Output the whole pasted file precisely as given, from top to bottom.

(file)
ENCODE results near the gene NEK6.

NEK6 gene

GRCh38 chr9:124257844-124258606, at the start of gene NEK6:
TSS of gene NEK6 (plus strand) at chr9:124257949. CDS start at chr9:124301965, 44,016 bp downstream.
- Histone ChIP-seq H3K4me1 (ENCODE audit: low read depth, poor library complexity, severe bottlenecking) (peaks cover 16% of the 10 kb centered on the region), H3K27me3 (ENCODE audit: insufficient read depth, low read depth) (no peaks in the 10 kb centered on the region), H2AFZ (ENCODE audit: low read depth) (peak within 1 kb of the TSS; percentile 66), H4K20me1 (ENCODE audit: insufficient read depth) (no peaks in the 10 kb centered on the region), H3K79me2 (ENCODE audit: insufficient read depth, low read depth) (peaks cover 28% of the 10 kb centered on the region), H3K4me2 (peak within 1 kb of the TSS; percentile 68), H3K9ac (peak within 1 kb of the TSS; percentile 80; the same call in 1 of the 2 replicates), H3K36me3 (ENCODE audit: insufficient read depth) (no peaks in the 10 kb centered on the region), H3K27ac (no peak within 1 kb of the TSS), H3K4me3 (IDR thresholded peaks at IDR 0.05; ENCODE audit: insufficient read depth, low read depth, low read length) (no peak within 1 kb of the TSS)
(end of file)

ENCODE results near the gene NEK6.

NEK6 gene

GRCh38 chr9:124257844-124258606, at the start of gene NEK6:
TSS of gene NEK6 (plus strand) at chr9:124257949. CDS start at chr9:124301965, 44,016 bp downstream.
- Histone ChIP-seq H3K4me1 (ENCODE audit: low read depth, poor library complexity, severe bottlenecking) (peaks cover 16% of the 10 kb centered on the region), H3K27me3 (ENCODE audit: insufficient read depth, low read depth) (no peaks in the 10 kb centered on the region), H2AFZ (ENCODE audit: low read depth) (peak within 1 kb of the TSS; percentile 66), H4K20me1 (ENCODE audit: insufficient read depth) (no peaks in the 10 kb centered on the region), H3K79me2 (ENCODE audit: insufficient read depth, low read depth) (peaks cover 28% of the 10 kb centered on the region), H3K4me2 (peak within 1 kb of the TSS; percentile 68), H3K9ac (peak within 1 kb of the TSS; percentile 80; the same call in 1 of the 2 replicates), H3K36me3 (ENCODE audit: insufficient read depth) (no peaks in the 10 kb centered on the region), H3K27ac (no peak within 1 kb of the TSS), H3K4me3 (IDR thresholded peaks at IDR 0.05; ENCODE audit: insufficient read depth, low read depth, low read length) (no peak within 1 kb of the TSS)